Oil industry counts cost of Chávez inheritance
Chávez left behind a mixed legacy for Venezuela, now the country must move forward
In late 1998, Venezuela was mired in an economic crisis. Oil prices had fallen to less than $10 a barrel, eviscerating the country’s finances, plunging Venezuela into a deep recession and further exposing social and economic divisions in a country in which oil wealth had long flowed only to the elite few. With elections looming, the two most prominent political parties, which had dominated Venezuelan politics for 40 years, were thoroughly discredited.
Into this breach stepped Hugo Chávez, a 44-year-old former army paratrooper who grew up poor in rural Venezuela and was best known for leading a failed coup attempt in 1992. The political class were blindsided by Chávez’s 1998 presidential campaign, which they saw as quixotic and misguided. Although a neophyte, Chávez showed keen political acumen and an immense talent for tapping into the deep well of resentment felt by a growing number of Venezuelans who felt locked out of the country’s oil boom.
Chávez won 57% of the vote in 1998, and moved into the presidential palace, Miraflores, that he had failed to take by force six years earlier. Chávez enjoyed broad support, but few knew quite what to expect from Chávez and his “Bolivarian Revolution”. His ideology would only fully take shape later. “If you are attempting to determine whether Chávez is of the left, right or centre, if he is a socialist, communist or capitalist, well, I am none of those, but I have a bit of all of those,” he said at the time.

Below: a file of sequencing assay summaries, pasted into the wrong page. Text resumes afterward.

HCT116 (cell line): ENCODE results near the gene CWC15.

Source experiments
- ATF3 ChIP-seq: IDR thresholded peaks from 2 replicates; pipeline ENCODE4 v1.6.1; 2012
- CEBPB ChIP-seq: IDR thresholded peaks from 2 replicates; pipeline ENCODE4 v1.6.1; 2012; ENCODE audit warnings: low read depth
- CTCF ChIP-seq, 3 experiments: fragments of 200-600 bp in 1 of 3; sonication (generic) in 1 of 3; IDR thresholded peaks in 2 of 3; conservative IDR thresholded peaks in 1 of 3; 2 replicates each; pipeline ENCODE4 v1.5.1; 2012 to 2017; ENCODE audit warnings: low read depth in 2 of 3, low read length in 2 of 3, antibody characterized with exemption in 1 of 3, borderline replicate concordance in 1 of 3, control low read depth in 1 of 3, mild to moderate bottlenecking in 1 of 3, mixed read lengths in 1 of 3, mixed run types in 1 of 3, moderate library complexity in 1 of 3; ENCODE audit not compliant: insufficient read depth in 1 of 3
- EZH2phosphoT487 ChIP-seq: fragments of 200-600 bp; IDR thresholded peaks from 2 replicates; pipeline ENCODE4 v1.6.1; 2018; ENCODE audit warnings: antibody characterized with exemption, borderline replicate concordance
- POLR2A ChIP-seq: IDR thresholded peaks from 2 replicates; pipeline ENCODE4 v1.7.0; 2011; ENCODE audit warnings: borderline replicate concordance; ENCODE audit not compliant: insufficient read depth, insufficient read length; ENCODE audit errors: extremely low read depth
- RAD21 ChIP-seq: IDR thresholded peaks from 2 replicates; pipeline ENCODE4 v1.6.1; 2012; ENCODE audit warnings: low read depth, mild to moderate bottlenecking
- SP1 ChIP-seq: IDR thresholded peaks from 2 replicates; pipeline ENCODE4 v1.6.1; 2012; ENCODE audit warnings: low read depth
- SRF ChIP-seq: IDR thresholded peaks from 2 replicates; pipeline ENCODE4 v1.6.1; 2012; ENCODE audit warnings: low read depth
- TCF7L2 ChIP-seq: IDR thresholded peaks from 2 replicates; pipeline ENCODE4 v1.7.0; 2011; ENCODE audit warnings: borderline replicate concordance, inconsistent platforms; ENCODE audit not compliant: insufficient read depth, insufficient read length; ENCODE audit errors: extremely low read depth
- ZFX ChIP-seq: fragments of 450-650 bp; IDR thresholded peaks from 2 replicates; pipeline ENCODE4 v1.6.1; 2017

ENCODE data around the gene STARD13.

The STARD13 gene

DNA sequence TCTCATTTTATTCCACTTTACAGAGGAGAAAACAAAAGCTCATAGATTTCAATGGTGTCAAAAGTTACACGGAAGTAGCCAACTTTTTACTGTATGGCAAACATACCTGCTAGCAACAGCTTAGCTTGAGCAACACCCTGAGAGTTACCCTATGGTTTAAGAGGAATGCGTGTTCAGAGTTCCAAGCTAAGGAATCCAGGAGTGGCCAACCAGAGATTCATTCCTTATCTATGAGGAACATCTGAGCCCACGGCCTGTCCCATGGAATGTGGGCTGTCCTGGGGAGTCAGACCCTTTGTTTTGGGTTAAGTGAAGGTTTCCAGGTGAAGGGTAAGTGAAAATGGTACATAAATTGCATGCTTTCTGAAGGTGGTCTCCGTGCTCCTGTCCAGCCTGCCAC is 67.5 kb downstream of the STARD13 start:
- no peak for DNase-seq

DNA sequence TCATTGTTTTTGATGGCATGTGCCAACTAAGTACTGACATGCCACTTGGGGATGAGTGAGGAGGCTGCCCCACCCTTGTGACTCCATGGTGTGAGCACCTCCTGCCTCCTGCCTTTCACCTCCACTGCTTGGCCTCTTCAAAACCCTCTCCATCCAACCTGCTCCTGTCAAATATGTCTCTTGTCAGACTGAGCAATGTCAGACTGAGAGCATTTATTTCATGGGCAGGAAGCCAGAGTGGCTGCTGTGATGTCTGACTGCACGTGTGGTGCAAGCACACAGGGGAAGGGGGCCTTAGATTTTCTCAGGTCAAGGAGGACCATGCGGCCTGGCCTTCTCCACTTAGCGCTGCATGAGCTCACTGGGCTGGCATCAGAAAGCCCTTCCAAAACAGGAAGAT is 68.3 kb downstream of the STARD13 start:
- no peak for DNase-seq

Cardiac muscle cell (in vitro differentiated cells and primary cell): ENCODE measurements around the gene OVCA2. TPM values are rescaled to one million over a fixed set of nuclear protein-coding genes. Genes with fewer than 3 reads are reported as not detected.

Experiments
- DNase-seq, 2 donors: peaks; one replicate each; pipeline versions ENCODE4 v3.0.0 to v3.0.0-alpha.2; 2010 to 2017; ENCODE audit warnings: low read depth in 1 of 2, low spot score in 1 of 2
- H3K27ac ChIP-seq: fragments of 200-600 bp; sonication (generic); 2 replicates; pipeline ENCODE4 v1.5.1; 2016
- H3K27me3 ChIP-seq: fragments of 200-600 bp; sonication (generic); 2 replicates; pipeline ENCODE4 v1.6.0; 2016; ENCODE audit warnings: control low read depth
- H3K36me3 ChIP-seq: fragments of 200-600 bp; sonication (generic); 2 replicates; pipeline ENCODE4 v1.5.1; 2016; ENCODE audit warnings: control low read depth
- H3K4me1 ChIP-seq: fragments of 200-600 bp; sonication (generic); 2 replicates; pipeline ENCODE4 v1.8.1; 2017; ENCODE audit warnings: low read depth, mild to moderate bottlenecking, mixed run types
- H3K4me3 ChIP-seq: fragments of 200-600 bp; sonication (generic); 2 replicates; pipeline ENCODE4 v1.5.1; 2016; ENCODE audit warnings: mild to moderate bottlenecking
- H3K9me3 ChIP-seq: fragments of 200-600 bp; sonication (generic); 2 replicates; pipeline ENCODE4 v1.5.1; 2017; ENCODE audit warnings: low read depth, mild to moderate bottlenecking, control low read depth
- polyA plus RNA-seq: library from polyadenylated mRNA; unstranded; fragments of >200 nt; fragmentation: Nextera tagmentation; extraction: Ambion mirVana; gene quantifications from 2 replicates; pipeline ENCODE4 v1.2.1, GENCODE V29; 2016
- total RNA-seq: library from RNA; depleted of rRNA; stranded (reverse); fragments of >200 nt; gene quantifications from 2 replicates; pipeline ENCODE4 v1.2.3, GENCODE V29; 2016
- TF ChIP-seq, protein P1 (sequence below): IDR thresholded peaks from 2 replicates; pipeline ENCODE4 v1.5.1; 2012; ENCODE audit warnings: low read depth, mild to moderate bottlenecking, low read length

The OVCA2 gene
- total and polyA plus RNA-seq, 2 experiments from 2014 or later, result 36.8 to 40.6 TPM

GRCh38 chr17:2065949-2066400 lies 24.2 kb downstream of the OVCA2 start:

One of Chávez’s first orders of business was to consolidate control over the oil industry, the engine of the country’s economy. He sacked Luis Giusti, the head of state-run oil company PdV, and he denounced Giusti’s Apertura Petrolera programme, which had re-opened the country’s oil patch to foreign investment. He also announced that Venezuela would take a more hawkish stance within Opec, pushing for higher oil prices. Shortly after his election, the Asian financial crisis ended, energy demand in both Asia and the West accelerated and oil prices quickly recovered. By 2000, oil prices had more than tripled to more than $30/b. In real terms, oil prices rose more than five times while Chávez was in office.
Chávez’s path to power was paved in black gold. Flush with petrodollars, Chávez set about following through on his promise to reshape Venezuela and its role in the world. He pushed through a new constitution, reformed the country’s institutions and won over the country’s poor with lavish spending on social programmes for the poor. He also used the country’s oil wealth to build a coalition of like-minded populist and anti-US leaders across Latin America, the Caribbean and beyond.
But Chávez soon faced a backlash from his domestic enemies. In April 2002, an anti-Chávez wing of the military used widespread protests against the government as cover to launch a coup. Chávez was briefly ousted. Pedro Carmona, a well-connected businessman, was installed as president, but Chávez triumphantly returned to power just three days later after a backlash against the coup leaders.
After the failed coup attempt, management at PdV led a general strike in the oil industry aimed at forcing Chávez to step down. The strike, which lasted from December 2002 into early 2003, brought the oil industry to its knees. Oil production collapsed from around 3.3 million barrels a day (b/d) in November to just 680,000 b/d in January.